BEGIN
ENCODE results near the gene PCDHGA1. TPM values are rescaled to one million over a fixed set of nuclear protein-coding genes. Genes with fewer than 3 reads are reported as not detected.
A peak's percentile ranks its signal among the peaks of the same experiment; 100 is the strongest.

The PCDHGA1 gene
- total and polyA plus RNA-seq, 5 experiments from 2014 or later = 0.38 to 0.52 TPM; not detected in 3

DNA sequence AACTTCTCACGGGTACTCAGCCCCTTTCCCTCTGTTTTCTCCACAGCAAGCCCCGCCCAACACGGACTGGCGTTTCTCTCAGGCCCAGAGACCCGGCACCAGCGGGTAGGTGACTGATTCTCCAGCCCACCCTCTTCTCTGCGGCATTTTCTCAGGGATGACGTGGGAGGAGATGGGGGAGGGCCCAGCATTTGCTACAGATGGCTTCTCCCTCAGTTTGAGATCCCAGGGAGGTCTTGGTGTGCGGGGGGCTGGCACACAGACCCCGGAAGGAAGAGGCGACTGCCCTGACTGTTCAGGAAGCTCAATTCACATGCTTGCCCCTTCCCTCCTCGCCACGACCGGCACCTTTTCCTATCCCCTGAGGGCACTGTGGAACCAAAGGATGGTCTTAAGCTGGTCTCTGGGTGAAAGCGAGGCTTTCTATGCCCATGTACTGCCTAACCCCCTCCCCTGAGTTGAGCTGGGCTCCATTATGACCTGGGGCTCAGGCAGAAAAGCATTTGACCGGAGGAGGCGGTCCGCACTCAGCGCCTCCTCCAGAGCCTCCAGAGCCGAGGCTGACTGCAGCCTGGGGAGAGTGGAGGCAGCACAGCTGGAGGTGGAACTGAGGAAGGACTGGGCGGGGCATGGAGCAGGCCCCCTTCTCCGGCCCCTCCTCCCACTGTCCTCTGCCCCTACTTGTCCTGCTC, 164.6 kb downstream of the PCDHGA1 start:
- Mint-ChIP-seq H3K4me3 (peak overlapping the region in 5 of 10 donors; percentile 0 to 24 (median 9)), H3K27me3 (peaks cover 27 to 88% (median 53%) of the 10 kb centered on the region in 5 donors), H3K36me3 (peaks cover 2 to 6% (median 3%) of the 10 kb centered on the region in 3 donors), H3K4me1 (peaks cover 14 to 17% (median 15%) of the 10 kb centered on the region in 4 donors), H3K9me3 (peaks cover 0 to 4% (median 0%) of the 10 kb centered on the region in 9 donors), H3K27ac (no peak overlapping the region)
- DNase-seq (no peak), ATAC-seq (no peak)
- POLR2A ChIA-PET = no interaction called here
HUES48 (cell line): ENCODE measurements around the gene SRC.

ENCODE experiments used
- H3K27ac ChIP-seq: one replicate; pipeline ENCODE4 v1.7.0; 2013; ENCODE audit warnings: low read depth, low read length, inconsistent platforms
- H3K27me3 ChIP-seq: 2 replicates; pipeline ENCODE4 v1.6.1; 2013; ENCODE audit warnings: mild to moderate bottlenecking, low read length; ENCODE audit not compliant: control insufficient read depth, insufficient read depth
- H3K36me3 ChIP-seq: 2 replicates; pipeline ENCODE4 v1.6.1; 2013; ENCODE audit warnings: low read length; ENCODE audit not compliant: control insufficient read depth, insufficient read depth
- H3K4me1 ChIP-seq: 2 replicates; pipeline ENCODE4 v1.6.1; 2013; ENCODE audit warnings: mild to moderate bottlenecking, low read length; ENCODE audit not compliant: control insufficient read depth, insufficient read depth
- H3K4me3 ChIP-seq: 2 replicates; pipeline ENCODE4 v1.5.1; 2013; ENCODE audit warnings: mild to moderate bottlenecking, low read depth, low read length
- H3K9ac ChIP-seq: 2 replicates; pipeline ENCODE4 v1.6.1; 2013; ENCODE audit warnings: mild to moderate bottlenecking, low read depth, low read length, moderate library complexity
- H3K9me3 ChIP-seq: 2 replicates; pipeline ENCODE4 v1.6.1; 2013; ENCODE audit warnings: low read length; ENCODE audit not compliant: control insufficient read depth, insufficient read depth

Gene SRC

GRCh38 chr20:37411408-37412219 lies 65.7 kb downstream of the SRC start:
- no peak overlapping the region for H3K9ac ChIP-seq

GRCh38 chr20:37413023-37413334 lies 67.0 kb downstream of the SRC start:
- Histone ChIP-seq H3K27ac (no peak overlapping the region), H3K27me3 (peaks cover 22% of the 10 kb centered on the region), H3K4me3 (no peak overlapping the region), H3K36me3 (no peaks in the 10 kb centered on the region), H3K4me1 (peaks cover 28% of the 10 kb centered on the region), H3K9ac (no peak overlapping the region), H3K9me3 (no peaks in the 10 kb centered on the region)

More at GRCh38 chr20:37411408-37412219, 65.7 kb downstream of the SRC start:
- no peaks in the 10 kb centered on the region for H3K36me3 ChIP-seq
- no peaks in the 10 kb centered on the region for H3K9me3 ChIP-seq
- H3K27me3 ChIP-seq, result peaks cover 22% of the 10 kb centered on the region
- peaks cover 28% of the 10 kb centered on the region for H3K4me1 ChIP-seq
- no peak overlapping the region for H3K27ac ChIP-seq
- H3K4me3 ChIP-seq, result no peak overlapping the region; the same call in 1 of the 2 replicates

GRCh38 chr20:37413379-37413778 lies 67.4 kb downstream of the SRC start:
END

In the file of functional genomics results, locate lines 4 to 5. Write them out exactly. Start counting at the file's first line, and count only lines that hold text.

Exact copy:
- total and polyA plus RNA-seq, 5 experiments from 2014 or later = 0.38 to 0.52 TPM; not detected in 3

DNA sequence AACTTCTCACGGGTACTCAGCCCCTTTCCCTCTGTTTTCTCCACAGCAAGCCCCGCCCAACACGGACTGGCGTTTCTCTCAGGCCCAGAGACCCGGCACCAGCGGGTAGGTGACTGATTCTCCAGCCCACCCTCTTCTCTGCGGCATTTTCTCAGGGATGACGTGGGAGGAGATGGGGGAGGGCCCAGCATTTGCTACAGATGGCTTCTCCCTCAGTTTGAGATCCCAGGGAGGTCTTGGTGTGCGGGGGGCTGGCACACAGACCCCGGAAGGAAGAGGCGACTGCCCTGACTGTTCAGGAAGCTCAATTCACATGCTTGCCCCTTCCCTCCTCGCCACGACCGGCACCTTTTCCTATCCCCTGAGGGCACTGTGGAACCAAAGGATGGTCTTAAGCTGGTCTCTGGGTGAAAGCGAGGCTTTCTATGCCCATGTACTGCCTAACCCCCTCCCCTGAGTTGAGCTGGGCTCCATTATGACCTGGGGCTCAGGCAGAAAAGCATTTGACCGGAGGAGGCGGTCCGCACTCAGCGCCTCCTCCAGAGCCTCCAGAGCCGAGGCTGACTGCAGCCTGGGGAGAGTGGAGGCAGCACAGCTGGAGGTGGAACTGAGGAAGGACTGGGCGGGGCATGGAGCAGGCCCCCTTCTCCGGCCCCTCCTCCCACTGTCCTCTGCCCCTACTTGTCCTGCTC, 164.6 kb downstream of the PCDHGA1 start: